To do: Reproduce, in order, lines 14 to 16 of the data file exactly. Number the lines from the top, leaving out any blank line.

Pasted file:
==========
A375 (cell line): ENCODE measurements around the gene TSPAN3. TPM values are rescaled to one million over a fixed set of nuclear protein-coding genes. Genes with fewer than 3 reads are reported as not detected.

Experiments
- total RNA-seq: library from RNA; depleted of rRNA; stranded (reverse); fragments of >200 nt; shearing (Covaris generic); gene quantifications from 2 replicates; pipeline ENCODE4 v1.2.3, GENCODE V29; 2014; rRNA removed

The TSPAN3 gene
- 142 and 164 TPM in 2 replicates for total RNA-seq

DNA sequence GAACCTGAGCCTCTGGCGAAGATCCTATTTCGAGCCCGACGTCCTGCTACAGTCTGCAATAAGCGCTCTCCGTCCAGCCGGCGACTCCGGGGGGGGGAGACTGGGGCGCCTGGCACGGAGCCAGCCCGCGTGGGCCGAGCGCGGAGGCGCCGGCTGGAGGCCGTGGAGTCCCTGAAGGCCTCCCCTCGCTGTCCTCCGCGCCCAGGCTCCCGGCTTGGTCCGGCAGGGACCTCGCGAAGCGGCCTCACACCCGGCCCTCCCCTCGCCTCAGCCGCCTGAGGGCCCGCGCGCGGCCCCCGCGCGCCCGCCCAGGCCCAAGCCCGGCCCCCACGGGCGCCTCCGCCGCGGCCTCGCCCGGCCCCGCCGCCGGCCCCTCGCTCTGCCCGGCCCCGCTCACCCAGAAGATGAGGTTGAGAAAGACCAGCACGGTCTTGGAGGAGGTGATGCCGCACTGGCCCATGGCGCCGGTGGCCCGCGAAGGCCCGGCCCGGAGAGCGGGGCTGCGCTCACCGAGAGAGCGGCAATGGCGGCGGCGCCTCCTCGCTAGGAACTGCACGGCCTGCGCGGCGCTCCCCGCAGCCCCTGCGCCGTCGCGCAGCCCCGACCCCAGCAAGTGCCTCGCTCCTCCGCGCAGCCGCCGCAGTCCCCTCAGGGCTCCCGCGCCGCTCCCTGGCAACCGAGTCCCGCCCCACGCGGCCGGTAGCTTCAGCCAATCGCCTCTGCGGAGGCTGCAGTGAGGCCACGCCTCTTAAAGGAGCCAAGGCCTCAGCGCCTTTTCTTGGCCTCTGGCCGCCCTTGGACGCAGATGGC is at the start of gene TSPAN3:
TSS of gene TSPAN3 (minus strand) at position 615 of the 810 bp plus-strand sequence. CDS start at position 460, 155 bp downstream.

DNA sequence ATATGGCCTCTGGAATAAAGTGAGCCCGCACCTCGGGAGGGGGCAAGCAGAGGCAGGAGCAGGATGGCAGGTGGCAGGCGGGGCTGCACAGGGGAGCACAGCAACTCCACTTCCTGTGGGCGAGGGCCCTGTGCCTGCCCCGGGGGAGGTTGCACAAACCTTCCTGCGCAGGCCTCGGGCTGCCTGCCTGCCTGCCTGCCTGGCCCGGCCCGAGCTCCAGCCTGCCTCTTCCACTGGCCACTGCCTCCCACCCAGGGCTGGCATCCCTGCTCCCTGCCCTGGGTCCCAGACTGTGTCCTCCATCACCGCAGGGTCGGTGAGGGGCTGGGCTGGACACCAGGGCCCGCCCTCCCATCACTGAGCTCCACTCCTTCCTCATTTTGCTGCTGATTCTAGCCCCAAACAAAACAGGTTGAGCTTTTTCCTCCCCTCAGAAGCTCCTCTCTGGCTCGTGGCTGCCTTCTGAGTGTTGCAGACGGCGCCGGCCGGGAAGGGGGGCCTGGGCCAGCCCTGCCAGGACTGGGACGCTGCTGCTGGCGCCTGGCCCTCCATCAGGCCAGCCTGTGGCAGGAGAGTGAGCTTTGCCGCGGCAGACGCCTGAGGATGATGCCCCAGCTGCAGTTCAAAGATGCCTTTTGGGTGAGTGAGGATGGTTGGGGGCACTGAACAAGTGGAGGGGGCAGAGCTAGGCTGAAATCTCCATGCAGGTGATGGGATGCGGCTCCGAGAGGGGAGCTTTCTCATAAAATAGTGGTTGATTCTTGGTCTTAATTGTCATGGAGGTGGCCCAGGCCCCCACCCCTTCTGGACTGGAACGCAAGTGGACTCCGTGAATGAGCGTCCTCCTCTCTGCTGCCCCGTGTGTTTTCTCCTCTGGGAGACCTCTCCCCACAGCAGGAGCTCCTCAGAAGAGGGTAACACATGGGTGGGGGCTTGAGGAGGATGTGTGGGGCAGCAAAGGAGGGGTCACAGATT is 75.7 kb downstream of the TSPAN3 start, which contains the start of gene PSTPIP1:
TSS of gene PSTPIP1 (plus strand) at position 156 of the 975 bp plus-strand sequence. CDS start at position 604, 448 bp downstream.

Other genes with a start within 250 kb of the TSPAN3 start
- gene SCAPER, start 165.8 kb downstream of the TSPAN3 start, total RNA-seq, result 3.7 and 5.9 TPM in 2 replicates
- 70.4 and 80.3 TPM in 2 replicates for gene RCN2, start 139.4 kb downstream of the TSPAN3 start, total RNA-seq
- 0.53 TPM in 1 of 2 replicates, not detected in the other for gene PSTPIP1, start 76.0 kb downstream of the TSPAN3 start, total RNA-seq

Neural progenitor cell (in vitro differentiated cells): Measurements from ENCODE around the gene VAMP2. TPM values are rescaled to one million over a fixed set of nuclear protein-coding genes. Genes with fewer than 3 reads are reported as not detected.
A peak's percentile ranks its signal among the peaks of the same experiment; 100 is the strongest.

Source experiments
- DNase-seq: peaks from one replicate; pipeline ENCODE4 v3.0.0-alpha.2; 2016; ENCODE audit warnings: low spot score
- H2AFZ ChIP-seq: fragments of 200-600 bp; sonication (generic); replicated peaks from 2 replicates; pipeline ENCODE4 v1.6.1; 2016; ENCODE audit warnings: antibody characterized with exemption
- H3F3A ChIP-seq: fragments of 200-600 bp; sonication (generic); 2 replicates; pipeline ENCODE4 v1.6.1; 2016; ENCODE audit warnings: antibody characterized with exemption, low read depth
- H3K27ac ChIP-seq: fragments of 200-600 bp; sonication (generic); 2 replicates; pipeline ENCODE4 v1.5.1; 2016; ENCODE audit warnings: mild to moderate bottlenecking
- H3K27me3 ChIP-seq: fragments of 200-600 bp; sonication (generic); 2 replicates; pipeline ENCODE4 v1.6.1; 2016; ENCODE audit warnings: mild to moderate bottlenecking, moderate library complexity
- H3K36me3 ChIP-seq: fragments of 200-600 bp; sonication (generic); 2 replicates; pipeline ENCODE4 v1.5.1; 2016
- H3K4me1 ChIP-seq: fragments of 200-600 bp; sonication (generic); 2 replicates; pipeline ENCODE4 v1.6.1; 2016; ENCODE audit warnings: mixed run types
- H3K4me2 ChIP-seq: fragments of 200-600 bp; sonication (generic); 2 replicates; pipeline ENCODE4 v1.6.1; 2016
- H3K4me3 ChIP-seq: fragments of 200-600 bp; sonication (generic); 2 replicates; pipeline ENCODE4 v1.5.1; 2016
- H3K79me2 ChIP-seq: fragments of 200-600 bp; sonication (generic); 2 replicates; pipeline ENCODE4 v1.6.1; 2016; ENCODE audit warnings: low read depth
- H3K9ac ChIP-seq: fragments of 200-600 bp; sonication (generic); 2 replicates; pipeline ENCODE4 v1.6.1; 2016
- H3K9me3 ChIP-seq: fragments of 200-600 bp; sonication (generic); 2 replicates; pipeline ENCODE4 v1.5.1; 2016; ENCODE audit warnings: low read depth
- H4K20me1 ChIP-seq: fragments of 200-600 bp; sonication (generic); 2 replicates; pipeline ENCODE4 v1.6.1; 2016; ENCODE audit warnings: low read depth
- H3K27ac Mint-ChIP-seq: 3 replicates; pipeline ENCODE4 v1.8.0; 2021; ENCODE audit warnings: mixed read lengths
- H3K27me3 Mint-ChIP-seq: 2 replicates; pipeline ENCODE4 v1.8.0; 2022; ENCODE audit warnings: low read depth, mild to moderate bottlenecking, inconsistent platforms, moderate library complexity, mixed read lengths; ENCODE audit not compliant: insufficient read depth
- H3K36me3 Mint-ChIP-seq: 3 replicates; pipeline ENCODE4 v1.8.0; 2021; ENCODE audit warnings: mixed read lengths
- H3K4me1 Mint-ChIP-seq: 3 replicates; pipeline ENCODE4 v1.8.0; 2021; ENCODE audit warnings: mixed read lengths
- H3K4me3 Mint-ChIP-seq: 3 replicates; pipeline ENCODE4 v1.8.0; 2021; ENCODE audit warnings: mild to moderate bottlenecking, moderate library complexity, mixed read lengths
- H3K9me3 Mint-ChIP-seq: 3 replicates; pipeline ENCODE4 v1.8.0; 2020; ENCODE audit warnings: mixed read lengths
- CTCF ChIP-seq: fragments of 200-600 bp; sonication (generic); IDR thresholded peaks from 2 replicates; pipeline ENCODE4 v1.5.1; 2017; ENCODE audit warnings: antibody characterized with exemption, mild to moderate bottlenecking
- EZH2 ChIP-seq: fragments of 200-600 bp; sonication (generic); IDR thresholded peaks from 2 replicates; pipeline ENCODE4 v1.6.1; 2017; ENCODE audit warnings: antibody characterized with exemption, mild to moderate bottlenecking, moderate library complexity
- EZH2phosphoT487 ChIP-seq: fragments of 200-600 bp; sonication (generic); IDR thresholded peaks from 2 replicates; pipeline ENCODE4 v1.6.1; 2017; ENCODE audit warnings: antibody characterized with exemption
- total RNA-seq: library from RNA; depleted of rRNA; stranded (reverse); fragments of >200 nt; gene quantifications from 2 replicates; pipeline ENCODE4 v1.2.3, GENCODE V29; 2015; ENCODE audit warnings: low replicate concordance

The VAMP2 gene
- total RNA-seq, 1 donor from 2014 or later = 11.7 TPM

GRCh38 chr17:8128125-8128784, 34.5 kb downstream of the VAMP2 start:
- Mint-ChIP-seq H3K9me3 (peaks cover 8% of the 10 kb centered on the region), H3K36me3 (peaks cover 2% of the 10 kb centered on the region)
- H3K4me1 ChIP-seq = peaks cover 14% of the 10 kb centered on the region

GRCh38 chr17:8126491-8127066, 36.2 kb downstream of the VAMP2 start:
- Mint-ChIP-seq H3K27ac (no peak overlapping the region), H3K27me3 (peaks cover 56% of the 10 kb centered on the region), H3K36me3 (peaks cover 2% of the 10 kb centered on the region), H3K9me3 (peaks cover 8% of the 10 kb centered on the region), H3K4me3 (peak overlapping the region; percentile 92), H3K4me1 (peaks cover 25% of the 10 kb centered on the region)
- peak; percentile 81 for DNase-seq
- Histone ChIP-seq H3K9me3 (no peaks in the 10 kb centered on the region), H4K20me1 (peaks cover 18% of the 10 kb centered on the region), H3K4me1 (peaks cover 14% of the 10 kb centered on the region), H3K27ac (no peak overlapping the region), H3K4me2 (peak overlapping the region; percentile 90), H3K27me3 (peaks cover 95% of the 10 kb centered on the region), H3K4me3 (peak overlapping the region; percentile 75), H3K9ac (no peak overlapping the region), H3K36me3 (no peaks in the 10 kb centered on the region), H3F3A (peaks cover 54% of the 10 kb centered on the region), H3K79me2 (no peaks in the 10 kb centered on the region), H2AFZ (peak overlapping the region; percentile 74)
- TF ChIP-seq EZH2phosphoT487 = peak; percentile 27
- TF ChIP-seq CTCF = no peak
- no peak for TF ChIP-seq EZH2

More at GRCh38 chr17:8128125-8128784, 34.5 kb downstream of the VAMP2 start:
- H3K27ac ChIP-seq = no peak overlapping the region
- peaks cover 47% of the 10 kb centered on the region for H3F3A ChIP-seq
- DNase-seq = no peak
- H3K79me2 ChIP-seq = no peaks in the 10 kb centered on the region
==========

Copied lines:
Neural progenitor cell (in vitro differentiated cells): Measurements from ENCODE around the gene VAMP2. TPM values are rescaled to one million over a fixed set of nuclear protein-coding genes. Genes with fewer than 3 reads are reported as not detected.
A peak's percentile ranks its signal among the peaks of the same experiment; 100 is the strongest.

Source experiments